Years ago while in Lyon, France, I stumbled onto what the locals told me was a “healing” well. It was named after my favorite medieval saint: Saint Guinefort.
In the thirteenth century, a Dominican friar, Etienne de Bourbon was preaching near Lyon, when he heard during confession that many of the local women had taken their children to Saint Guinefort. Etienne had never heard of this saint, and wanted to learn more, so he investigated.
Much to his surprise, he discovered that Saint Guinefort was actually a dog . . . a greyhound, in fact. As the hagiography of Guinefort goes, he was a dog on a large estate. One day, when his master and mistress had left the house, a snake entered into the castle and began to approach the baby’s cradle. Guinefort attacked and killed the snake, and was badly hurt himself in the fight. He stayed to guard the cradle, and so when the parents returned, they found the cradle knocked over, and both dog and cradle covered in blood. Assuming that Guinefort had attacked the baby, the lord killed him with his sword—only to find the baby safe and unharmed, and the corpse of the serpent torn to pieces. Realizing their error, they made a shrine for the unjustly slain Guinefort, and began to venerate it. Etienne was none too impressed with the locals’ veneration of a dog as a saint, so he made them destroy the shrine and burn the remains of Guinefort—but that apparently did not end the cult of St. Guinefort, because it survived all the way into the twentieth century. If this story seems familiar, it may be because a version of it is found in the Disney film, Lady and the Tramp.
Animals have been the spiritual companions of humans since the beginning of recorded time. The earliest indication of the spiritual significance of the human-animal relationship can be found in the 20,000 year-old cave wall painting of Cro-Magnon people.
In many if not most cultures, animals have served a variety of spiritual functions: They have acted as guardians and shamans, and have appeared in images of an afterlife. Many ancient creation myths depict God with a dog.
That animals touch us in a deep and meaningful place is not a new phenomenon, but one that pervades the history of the human-animal relationship. Throughout history, they have offered us something fundamental: a direct and immediate sense of both joy and love. We recognize that animals seem to feel more intensely and purely than we do. I know I yearn to express myself with such abandon and integrity.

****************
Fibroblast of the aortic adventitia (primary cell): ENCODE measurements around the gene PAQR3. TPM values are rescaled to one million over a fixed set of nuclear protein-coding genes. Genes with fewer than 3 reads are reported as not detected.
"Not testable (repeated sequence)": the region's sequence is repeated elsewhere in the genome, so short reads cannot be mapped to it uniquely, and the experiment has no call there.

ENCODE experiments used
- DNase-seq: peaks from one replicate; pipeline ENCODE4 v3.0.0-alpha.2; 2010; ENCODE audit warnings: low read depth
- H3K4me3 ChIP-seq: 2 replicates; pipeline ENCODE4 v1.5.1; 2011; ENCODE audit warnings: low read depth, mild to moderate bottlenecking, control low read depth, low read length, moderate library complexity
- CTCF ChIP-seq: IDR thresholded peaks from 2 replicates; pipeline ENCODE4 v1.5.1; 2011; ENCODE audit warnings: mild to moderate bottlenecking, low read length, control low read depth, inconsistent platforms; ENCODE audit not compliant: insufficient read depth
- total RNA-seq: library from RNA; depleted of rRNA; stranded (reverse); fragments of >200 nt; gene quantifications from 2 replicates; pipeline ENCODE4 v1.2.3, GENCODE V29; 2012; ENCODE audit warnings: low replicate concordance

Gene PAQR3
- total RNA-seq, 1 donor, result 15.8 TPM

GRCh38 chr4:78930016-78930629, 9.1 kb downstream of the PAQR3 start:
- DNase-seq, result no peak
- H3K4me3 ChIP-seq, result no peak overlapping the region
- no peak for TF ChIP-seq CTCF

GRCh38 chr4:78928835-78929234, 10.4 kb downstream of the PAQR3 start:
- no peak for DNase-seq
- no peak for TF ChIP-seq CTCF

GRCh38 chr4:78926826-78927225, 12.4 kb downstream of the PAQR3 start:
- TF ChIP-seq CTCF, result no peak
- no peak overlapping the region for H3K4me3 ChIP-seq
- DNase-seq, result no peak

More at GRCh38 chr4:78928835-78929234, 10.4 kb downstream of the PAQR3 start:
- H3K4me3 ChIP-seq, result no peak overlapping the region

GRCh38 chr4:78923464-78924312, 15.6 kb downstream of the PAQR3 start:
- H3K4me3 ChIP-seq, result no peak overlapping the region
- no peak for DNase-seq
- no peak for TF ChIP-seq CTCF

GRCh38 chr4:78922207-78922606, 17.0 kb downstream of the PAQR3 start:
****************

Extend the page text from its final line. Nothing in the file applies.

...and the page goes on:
In having a relationship with our animals we can recover that which is true within us and, and through the discovery of that truth, find our spiritual direction. Simply, animals teach us about love: how to love, how to enjoy being loved, and how loving generates more love.
They teach us the language of the spirit. Animals can’t “talk” to us, yet they communicate with us and commune with us in a language that does not require words, rather feelings. They help us to understand that words can be limiting. Animals offer the unique opportunity to transcend the boundaries of our human perspectives; they allow us to stretch our consciousness toward an understanding that enables us to grow beyond our narrow viewpoint.
I see animals as the spiritual guardians or keepers on the planet. They never lose their awareness of themselves as spirit and their innate connection to all of life. Of all species, humans appear to need the most education to master their existence. Humans, unlike most animals, struggle with their analytical complexity and fail to see or even acknowledge themselves as spiritual beings.
I think Will Rogers sums up my feelings perfectly when he said, “If there are no dogs in heaven, then when I die I want to go where they went.” Indeed and some day, I look forward to meeting St. Guinefort.